Krogh, Peter F. (Peter Frederic)
House, Karen Elliott
Allen, Richard V.
Examines the discrepancy between environmental protection policies in the developing world and industrialized nations.
As worldwide environmental degradation made the consequences of economic development increasingly clear, renewed international cooperation resulted in multiple treaties and conferences addressing the issue of the environment. Yet despite these preventative measures, ecosystems around the globe continued to be devastated by acid rain, desertification, and a widening gap in the ozone layer, causing many countries to take a hard look at the tradeoff between the destruction of the environment and economic development. While many industrialized nations held the view that in the long run, sustaining the environment and expanding economies were two sides of the same coin, most third world countries dismissed this notion as a luxury of rich countries, arguing that they need to worry about feeding their citizens first and breathing clean air second. As a result, many third world countries refused to cooperate with environmental protection efforts, which they viewed as hypocritical attempts by industrialized nations to limit their prospects for growth. This episode examines the role of both industrialized nations and developing third world countries in protecting the environment, and asks, “Does the destruction of the environment have to be a product of economic development?” Featuring former U.S. Ambassador to the United Nations Donald McHenry, Former National Security Advisor Richard Allen, and Karen Elliott House of the Wall Street Journal.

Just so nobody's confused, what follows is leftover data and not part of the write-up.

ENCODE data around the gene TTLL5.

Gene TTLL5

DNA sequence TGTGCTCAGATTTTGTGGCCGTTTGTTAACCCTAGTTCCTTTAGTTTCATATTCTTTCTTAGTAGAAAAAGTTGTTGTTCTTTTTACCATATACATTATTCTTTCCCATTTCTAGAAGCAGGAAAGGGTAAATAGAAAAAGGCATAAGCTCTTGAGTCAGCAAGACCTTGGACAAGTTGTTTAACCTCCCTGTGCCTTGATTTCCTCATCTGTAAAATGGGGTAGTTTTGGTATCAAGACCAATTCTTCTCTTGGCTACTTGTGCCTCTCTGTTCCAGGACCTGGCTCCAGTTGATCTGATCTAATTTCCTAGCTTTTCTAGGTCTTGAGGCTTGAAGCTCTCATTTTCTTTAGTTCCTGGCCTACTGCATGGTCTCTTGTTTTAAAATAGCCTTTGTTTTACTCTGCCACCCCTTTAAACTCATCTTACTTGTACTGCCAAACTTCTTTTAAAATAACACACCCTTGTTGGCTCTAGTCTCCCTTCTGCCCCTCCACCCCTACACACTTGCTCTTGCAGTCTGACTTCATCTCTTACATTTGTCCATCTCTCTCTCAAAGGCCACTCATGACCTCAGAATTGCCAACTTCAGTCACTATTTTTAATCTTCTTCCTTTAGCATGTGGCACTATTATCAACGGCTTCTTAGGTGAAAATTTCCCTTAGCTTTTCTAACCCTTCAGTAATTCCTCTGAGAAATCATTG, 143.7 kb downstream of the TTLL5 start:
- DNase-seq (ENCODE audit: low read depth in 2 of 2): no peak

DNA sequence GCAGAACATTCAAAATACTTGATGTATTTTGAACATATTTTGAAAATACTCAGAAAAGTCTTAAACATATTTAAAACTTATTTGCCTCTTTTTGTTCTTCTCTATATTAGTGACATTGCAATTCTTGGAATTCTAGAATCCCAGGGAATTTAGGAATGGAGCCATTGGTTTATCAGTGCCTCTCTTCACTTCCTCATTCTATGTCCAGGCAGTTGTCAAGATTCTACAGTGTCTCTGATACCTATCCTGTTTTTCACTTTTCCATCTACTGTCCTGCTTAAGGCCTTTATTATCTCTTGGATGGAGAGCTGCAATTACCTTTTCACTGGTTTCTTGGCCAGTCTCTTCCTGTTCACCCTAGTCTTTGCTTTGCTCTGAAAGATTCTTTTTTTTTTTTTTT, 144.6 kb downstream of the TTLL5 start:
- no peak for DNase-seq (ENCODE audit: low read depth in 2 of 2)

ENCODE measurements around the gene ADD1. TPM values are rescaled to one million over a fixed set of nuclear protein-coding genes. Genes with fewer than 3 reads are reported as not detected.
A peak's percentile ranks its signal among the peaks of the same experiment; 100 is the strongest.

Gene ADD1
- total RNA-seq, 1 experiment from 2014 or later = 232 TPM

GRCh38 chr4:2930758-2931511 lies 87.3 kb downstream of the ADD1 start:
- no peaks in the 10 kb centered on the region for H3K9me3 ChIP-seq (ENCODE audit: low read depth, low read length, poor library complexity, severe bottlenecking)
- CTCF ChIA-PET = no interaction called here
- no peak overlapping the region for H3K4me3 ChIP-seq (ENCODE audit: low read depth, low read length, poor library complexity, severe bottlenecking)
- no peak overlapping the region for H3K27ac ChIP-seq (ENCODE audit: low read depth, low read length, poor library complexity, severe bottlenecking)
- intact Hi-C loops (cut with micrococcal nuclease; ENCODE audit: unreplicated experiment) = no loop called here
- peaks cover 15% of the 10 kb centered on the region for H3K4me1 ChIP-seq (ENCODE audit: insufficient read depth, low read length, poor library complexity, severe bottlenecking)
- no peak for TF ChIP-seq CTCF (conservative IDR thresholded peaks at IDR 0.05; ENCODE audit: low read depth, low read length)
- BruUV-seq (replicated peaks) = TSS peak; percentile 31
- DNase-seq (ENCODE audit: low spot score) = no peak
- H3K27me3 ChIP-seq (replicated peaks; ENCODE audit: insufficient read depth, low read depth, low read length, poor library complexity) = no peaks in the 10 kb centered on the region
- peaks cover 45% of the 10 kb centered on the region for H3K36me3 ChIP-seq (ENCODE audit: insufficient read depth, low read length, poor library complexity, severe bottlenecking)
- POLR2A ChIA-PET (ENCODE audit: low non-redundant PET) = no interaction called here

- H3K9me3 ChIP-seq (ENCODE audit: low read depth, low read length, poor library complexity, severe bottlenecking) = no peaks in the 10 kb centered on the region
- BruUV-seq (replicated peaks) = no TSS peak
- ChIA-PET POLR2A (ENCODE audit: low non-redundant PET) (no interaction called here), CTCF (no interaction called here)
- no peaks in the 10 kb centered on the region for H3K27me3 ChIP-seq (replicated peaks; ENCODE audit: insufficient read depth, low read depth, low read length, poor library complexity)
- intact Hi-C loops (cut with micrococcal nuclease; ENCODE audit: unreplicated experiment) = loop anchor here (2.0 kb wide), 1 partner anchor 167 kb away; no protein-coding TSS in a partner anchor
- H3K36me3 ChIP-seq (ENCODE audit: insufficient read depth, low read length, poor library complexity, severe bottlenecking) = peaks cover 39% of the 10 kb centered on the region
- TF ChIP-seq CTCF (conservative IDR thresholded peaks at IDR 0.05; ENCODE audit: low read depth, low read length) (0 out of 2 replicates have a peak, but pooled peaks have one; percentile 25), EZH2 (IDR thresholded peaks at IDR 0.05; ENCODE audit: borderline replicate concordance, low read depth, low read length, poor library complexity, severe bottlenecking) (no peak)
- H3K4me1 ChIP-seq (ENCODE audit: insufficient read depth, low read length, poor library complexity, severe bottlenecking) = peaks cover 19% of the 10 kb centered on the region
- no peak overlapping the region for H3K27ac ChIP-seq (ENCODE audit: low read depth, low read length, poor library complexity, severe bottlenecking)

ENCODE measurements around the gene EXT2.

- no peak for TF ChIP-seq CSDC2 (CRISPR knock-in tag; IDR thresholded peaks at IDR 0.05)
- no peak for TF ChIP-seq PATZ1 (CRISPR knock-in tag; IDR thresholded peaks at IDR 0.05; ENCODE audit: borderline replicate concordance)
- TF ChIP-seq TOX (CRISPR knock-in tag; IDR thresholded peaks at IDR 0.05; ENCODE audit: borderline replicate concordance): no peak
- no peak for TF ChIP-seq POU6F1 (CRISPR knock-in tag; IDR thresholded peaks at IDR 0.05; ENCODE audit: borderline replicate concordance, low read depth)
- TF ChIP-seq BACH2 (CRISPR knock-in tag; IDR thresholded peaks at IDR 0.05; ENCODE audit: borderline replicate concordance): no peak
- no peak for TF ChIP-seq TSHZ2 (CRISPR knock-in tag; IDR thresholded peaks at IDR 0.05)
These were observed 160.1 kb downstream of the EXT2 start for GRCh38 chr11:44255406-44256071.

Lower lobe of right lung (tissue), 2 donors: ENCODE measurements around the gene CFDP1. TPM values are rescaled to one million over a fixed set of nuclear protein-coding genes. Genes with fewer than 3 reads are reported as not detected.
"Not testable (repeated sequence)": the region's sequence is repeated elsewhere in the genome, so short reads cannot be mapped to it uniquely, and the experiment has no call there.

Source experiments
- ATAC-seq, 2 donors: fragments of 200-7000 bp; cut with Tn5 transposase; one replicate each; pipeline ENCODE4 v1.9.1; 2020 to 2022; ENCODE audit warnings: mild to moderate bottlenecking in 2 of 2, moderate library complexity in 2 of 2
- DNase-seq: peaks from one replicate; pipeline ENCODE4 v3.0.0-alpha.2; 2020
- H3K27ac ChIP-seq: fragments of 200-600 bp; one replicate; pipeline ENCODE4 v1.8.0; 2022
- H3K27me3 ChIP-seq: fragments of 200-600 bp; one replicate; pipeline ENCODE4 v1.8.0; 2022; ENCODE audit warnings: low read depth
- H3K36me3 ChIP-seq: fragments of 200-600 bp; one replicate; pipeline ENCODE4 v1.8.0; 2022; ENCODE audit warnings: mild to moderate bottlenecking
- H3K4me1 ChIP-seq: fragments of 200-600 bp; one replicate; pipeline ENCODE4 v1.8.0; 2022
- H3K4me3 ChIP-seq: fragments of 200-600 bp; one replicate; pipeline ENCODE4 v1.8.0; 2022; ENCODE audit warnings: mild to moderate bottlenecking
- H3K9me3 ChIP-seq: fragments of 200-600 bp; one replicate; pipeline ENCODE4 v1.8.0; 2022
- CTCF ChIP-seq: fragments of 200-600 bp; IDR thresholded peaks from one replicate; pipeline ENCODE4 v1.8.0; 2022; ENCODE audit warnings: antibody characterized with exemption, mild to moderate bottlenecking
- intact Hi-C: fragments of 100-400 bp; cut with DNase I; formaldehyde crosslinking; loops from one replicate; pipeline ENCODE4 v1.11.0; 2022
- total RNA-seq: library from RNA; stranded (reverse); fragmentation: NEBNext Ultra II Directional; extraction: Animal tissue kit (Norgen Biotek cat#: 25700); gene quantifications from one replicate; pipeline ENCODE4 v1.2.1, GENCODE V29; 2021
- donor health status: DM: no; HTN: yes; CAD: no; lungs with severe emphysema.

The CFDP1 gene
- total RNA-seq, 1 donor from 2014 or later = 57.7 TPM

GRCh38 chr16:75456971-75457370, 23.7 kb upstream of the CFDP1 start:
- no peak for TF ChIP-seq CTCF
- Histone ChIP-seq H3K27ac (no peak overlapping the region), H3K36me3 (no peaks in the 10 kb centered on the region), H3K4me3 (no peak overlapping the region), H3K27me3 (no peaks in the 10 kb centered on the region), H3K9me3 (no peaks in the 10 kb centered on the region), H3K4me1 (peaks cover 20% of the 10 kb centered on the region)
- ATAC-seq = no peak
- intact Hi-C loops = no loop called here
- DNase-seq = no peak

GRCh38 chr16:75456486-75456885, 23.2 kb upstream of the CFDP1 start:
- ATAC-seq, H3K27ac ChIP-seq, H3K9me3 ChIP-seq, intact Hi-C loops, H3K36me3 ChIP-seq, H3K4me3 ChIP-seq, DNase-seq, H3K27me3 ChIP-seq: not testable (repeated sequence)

Connecticut Public TelevisionWorld Beat AssociatesGeorgetown University. School of Foreign ServiceForeign Policy Association
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